Not very often
Transitional epithelium
1) really only see it well in the bladder 2) irregular not organized very well 3) has to make a barrier and has all the same tendencies as other epithelial except it has the ability to stretch 4) Still maintaining an air tight and water tight barrier.
Epithelium take home
Makes water proof and air proof boundaries.
How many classifications of glands are there?
25
Which two glands are we required to know?
1) Endocrine 2) Exocrine Endocrine glands
Why are pancreas/testicular/major adrenal/kidney cancers tend to be so aggressive?
Because they tend to be close to the blood supply
Exocrine glands
1) Require ducts typically made out of simple cuboidal tissue 2) Tube will lead somewhere else
What is the most abundant tissue by weight?
Connective Tissues
What is the most important thing to know about Connective Tissues?
It has a cellular and a non-cellular component.
Non-cellular component
1) Typically the non-living material 2) Called the extra (outside of) cellular matrix (ECM) What is the ECM? 1) Non-living matter including fibers made out of protein called ground substance
Blood is a connective tissue
red blood cells and white blood cells flowing in a liquid a plasma which is the ECM
Bone is a connective tissue
1) the non-living substance that makes up bone ECM is hard 2) bone cells are just as hard as blood cells 3) the hard stuff is the non-living stuff. How close are connective tissue cells?
Proteoglycans
non-living components of cartilage will have proteoglycans in it-just a molecule
What does blasts mean?
Refers to building or secreting something 2) Example osteoblasts make bone
Where are fibroblasts located?
Fibroblasts are in all connective tissue
What do fibroblasts make?
Fibroblasts make fiber typically collegen (tougher typbes of protein) and scar tissue
Macrophage
1) macro = large 2) phage = to eat
Mast cells
1) Secrete a chemical called histamine
What does histamine do?
1) Stops allergic responses 2) important when tissues get damaged like with a bee sting 3) tells the white blood cells that it needs blood
What happens if you get too many mast cells?
you get filled up with too much histomine and you could get anaphalactic shock
What do macrophages do?
Phagocytosis = cell eating
Connective Tissue fibers
1) Primarily collagen fibers (fibroblasts) 2) Great tensile strength!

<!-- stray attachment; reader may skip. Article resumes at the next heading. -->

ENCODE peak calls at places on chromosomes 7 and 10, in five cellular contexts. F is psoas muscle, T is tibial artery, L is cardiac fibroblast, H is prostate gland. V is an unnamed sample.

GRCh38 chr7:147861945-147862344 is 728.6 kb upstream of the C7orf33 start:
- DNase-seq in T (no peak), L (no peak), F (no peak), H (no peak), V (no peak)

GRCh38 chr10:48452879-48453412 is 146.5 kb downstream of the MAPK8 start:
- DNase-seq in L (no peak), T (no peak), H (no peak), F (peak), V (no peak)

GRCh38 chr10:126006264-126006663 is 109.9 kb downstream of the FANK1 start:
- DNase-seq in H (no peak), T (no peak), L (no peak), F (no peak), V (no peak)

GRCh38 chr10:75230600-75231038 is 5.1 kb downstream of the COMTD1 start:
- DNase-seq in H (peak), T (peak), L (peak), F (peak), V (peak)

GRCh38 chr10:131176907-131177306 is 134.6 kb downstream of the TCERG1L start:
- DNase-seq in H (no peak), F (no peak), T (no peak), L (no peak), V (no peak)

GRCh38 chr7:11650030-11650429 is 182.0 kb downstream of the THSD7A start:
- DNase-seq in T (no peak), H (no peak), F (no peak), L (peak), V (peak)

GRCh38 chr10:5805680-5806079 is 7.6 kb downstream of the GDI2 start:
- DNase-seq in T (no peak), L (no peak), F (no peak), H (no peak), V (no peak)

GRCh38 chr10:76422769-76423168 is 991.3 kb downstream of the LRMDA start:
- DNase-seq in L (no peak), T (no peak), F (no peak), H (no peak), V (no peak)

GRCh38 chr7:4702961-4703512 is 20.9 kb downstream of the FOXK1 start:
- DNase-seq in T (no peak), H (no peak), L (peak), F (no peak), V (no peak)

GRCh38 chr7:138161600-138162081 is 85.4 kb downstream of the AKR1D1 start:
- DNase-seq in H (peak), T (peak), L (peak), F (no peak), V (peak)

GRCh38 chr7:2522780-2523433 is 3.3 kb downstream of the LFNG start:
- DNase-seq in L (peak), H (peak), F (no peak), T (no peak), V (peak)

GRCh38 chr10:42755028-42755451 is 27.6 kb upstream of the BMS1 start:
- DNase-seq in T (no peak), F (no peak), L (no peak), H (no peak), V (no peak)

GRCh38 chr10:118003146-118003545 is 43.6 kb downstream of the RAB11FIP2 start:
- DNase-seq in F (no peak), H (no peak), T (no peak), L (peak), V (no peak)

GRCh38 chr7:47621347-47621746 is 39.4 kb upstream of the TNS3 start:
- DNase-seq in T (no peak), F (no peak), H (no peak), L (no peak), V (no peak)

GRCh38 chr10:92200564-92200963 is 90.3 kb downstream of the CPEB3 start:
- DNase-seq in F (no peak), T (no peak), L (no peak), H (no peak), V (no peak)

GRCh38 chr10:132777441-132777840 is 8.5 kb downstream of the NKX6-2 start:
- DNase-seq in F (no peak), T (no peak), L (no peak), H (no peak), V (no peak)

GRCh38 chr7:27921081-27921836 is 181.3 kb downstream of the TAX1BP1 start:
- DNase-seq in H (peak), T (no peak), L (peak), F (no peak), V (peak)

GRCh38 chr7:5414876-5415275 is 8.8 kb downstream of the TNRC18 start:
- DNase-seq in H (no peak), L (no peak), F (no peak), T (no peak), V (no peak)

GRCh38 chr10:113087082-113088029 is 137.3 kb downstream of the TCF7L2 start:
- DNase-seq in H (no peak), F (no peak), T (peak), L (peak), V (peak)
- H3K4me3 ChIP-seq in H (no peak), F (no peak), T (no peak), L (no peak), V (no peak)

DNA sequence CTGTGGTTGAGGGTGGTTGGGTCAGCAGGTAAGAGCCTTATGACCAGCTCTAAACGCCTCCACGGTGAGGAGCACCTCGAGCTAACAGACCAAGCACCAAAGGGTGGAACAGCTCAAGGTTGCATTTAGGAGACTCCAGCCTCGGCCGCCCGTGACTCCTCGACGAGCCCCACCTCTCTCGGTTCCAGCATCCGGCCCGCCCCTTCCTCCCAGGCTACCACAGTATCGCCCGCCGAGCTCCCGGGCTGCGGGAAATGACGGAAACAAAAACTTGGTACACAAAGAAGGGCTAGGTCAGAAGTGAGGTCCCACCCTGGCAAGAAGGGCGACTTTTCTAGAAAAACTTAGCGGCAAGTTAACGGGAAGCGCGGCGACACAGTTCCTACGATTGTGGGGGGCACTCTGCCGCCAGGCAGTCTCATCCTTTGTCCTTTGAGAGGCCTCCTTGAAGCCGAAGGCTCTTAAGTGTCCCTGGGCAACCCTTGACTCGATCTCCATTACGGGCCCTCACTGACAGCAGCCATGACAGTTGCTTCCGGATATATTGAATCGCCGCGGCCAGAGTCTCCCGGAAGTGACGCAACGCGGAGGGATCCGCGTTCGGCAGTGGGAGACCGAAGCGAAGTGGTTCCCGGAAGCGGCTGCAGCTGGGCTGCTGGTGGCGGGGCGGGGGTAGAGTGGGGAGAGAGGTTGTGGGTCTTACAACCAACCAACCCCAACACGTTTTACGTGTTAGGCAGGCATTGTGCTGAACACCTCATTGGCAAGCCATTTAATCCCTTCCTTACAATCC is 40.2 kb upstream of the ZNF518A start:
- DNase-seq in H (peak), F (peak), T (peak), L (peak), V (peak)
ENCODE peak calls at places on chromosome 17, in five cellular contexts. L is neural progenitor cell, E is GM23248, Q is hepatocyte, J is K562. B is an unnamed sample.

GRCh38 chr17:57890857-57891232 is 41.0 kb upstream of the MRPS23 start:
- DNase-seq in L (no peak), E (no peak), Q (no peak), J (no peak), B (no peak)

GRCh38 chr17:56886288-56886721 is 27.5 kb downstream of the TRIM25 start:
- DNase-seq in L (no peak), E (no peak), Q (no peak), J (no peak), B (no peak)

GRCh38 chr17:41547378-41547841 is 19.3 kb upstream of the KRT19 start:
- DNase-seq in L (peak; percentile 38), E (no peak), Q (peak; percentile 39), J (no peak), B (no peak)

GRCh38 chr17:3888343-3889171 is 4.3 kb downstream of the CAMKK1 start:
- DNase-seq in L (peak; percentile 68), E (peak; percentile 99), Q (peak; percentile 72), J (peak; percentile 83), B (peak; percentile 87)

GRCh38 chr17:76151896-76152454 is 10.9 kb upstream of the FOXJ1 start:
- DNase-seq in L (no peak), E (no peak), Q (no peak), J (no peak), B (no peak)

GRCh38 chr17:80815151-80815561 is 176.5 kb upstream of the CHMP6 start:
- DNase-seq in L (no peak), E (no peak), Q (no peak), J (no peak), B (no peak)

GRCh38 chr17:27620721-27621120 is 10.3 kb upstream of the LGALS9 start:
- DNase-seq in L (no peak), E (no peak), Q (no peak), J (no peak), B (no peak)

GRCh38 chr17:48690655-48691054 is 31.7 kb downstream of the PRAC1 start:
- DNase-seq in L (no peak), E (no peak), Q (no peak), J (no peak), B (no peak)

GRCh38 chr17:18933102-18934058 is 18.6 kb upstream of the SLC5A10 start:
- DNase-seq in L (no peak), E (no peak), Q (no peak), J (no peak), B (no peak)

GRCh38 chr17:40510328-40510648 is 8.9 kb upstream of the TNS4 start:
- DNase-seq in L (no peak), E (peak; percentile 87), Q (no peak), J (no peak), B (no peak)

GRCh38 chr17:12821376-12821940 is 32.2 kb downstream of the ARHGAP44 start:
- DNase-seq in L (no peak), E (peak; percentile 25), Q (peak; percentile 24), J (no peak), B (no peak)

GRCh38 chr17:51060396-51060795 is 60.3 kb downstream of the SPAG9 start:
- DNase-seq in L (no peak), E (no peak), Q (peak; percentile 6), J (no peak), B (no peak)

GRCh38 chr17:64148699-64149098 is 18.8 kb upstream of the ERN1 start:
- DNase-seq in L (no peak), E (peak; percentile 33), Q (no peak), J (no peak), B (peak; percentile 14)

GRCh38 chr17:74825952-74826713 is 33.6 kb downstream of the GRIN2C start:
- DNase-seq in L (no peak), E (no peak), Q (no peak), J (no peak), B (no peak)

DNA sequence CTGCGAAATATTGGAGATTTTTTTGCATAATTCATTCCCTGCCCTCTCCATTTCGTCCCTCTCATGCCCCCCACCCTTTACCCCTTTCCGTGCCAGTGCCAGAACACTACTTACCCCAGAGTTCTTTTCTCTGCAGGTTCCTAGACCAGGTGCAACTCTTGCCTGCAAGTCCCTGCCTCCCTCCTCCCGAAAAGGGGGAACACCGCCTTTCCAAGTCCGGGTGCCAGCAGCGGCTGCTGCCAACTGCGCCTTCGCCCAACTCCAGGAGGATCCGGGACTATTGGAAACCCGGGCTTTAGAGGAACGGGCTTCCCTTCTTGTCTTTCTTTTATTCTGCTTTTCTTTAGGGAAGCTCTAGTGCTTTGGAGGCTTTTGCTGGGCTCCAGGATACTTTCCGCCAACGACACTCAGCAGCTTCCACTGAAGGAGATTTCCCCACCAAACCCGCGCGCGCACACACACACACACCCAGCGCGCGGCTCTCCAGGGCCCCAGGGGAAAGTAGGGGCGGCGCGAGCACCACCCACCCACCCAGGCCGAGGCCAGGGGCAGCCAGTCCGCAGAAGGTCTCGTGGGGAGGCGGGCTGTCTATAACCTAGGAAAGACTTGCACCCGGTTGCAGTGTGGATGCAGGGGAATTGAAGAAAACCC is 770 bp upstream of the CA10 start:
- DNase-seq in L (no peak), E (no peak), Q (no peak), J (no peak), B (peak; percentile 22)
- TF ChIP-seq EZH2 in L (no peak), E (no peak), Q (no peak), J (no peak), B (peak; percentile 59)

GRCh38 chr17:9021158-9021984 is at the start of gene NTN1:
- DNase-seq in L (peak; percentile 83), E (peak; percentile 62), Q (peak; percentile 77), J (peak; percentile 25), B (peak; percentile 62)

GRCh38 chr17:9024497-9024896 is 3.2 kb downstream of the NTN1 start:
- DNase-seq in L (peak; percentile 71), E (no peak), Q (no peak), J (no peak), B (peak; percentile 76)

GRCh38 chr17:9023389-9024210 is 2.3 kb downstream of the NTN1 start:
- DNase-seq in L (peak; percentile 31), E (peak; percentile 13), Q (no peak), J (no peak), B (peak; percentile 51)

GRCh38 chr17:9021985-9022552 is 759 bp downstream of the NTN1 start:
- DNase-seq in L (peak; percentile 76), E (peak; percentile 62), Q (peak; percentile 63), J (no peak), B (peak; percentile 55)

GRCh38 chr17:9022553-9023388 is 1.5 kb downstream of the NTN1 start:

Where are collagen fibers found?
application...: scar tissue
Protein Elastin fibers
1) Stretch fiber 2) adds elasticity to the tissue 3) behind nose and ears
Collagen fibers
much thicker than elastin fibers
Elastin fibers
1) Thinner 2) spread out throughout the tissue so you can stretch in any way.
Categories of Connective Tissues
1) Loose 2) Dense 3) Specialized
Loose (Irregular) Connective Tissues
1) Two types are areolar and fat (adipose) tissue 2) irregular loose 3) spread out and messy.
Dense (Regular) Connective Tissues
1) spread out tightly
Mature cell
cyte
Osteocyte
mature bone cell
Bone cells (slide 31)
1) Inside the small holes are osteocytes
How do bones grow?
1) Concentric circle around osteon
What is a lacuna?
Little pit 2) Cavity or depression especially in a bone
Does bone tissue heal well?
Bone cells (osteocytes) with ECM of calcium phosphate salts and collagen fibers.
What are the three types of Cartilage Tissue? 1) Hyaline 2) Elastic 3) Fibrocartilage Cartilage Tissue
Chondrocytes in ECM
Cartilage
1) Bone is similar to cartilage
What are bones made out of?
Cartilege and then it becomes bone. What is softer? Cartilage or Bone?
Hyaline
1) costal cartilage of the ribs and knuckles 2) clear white-ish fluid 3) in joints to make sure they move
Elastic
ears and nose
Fibrocartilage
1) In the disks in the spine 2) between disks of the spine 3) are made out of fc 4) still has the jelly like stuff 5) Has a ton of cartilage reinforcing it making it much tougher
Pubic symphosis
It can’t be bone because the women’s pelvis needs to open.
What is Blood Tissue composed of?